Wow. A few chapters in and I couldn’t put it down. The best thing about Patrick Ness is that he transcends genres. I’m having a hard time putting into words my feelings for this book but there are some scenes here that I will think about for the rest of my life. I’ve been so fortunate to discover Patrick Ness and his works this year and I think he’s actually my spirit author.

Code Name Verity by Elizabeth Wein

This is one of those books that I want to keep a secret but feel like not many people know about it, and I want more people to read it. I mean, clearly, historical fiction is not for everyone, but this book is so much more than that. I rarely encounter female friendship this powerful in books and I found it to be both unsentimental and emotional. I know it makes no sense but god, this book keeps haunting me. I could cry just thinking about it. Sometimes I think that there is nothing more beautiful than best friendship and I live for these stories.

The Ocean at the End of the Lane by Neil Gaiman

The beauty of this book is in the way it just is. The story involves some kind of wizardry, yes, but it doesn’t feel the need to tell you its origin and how supernatural things keep happening. It simply is. And it’s so refreshing. Neil Gaiman’s talent is something you can’t deny.

Eleanor and Park by Rainbow Rowell

This is also one of those books that I want to keep to myself, but unlike Code Name Verity, this one became so popular that I had to come out of some closet just because it was bothering me so much. It felt like other people reading my diary. I really tried not to tell anyone about it, but you cannot bottle greatness and hide it away. This book is so personal to me and one of the books to which I will keep coming back. I will read anything this woman writes.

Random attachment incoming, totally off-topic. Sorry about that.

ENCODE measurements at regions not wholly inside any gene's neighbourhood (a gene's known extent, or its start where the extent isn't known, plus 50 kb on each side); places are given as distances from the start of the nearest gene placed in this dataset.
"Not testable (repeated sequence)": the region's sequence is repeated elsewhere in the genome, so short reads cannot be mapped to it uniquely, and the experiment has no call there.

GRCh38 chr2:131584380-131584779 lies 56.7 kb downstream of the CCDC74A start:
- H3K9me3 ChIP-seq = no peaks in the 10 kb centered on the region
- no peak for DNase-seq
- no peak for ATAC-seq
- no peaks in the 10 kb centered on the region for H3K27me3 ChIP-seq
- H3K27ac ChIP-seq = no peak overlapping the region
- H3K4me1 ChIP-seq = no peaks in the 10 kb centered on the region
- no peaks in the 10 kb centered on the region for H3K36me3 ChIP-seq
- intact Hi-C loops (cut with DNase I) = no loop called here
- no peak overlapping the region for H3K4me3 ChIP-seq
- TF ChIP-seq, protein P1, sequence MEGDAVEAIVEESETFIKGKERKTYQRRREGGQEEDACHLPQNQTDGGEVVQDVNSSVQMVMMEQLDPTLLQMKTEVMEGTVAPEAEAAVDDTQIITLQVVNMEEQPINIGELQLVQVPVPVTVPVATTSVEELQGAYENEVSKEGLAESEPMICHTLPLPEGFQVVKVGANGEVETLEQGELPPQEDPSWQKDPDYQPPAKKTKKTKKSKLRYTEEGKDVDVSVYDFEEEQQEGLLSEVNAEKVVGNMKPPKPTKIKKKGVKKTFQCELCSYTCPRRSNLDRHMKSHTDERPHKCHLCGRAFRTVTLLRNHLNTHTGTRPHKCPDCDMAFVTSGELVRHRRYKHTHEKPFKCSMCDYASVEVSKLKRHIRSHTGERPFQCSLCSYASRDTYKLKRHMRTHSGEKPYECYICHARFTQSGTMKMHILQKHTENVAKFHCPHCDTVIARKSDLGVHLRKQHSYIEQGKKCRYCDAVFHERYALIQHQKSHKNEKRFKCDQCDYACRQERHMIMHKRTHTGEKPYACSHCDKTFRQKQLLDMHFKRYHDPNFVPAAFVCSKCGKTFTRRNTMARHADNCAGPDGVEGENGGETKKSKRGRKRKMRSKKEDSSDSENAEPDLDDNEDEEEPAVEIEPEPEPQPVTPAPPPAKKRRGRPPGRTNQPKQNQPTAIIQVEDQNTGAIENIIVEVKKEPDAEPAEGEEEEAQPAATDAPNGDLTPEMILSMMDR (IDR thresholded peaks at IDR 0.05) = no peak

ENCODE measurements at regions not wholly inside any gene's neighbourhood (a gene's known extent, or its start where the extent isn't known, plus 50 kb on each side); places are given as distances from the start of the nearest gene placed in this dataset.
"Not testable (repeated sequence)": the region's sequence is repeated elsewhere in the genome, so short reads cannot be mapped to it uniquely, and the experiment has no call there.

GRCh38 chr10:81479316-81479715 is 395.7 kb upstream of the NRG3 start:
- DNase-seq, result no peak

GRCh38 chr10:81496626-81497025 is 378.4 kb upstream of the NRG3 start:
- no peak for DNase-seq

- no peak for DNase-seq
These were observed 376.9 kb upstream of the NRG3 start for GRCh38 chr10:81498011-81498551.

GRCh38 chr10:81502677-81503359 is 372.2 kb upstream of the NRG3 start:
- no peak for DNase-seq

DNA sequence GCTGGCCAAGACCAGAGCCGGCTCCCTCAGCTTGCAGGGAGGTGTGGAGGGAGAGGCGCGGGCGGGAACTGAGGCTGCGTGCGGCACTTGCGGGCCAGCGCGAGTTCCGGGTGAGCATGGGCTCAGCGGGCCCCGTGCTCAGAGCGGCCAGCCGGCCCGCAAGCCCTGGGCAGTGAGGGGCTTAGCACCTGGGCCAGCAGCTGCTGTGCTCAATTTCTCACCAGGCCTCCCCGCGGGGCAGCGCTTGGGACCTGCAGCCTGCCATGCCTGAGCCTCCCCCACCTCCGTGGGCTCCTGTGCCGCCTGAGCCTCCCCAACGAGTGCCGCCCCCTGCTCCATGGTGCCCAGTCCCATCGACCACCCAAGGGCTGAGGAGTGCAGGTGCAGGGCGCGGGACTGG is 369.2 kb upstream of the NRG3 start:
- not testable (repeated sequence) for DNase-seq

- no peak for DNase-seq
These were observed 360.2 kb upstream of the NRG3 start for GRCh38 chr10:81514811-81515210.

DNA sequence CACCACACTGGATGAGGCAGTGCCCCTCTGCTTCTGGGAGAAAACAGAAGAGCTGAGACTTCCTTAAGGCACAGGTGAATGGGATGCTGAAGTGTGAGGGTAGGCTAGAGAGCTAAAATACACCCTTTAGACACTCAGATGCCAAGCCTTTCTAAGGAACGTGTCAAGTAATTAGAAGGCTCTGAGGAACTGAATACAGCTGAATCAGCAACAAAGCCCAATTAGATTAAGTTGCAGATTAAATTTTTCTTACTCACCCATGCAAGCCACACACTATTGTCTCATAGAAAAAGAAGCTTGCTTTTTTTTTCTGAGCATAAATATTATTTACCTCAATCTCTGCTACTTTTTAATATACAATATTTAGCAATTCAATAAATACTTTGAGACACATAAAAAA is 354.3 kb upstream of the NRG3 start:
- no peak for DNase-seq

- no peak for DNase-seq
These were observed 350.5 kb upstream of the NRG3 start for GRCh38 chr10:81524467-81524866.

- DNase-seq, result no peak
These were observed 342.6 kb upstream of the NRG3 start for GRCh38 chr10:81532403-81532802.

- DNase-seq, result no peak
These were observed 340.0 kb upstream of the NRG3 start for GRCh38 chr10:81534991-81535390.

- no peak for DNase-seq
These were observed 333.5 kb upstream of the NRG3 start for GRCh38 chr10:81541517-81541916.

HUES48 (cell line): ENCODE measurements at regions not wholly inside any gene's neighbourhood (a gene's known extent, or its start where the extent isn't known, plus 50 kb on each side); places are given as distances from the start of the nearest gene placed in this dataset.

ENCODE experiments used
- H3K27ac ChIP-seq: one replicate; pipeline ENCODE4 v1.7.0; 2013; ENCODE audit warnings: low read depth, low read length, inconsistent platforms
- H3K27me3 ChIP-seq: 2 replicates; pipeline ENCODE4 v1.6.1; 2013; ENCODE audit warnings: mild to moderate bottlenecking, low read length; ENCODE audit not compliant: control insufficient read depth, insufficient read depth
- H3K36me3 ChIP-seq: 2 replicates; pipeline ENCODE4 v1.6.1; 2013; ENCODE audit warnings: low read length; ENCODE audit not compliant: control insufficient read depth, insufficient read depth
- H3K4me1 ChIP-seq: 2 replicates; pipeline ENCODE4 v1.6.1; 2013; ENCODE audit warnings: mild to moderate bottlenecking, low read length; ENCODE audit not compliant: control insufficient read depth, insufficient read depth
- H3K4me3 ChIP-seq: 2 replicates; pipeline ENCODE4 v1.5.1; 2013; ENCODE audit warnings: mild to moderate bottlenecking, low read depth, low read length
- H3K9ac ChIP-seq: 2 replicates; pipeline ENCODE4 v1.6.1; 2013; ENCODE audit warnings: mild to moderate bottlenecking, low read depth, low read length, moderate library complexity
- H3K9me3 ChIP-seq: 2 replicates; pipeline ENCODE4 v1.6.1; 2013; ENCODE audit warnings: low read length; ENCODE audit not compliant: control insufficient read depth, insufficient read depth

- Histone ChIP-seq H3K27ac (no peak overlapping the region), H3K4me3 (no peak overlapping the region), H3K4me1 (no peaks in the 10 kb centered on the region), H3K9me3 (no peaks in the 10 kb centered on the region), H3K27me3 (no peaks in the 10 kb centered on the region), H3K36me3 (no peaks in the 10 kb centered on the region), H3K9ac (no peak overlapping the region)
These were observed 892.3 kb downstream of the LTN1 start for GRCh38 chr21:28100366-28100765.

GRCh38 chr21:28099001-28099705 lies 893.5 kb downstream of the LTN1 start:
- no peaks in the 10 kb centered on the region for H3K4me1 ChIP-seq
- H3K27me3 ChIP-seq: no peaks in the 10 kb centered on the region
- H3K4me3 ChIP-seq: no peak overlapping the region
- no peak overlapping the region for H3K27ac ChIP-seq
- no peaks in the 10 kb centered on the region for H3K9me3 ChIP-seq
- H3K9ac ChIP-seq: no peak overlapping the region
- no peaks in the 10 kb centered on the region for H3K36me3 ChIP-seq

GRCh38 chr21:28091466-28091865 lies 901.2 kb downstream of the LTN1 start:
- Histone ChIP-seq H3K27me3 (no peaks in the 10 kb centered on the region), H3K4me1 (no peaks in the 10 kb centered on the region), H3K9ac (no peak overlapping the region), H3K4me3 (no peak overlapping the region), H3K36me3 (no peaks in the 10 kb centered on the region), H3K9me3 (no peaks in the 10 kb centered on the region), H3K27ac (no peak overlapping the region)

Second Chance Summer by Morgan Matson

This is the only contemporary YA that really stuck with me this year. The way all the characters develop throughout the story is very satisfying and heart-warming I couldn’t help but give Morgan Matson a slow clap. Yes, I was clapping through my tears.  (For the record, I don’t consider Eleanor and Park contemporary. I think it’s historical fiction, sci-fi, sometimes fantasy, coming-of-age, romance, young adult, and non-fiction rolled into one and you can’t make me change my mind.) 

The 5th Wave by Rick Yancey

You either love this book or hate it. I love it. Rick Yancey’s writing is very distinct and unlike any other YA voices that I’ve read. I judge a book more by its beginning (than anything else really) and this book got me hooked right from the start. The story reminded me of The Walking Dead combined with The Hunger Games. But it’s also very special on its own.

The Art of Fielding by Chad Harbach

Okay, this book is long. But when I got to the last page I realized I didn’t want it to end. There were a lot of feelings involved and I was positively surprised by how much I loved it, considering it was my first sports fiction. This book means so much to me and, like The Book Thief, I finished it with nothing but love for all the characters. Chad Harbach, you are skilled. I exhort you!

The Realm of Possibility by David Levithan

This has become my go-to book. I bring it everywhere. I personally think this is David Levithan’s finest work to date.

So there you have it! I’m very fortunate to have read so many personal and memorable books this year and I’m so excited for what 2014 has in store. A quote I love goes, “A good book is an event in my life.” So thank you, authors, you’ve made my 2013 rather eventful and one I will remember fondly.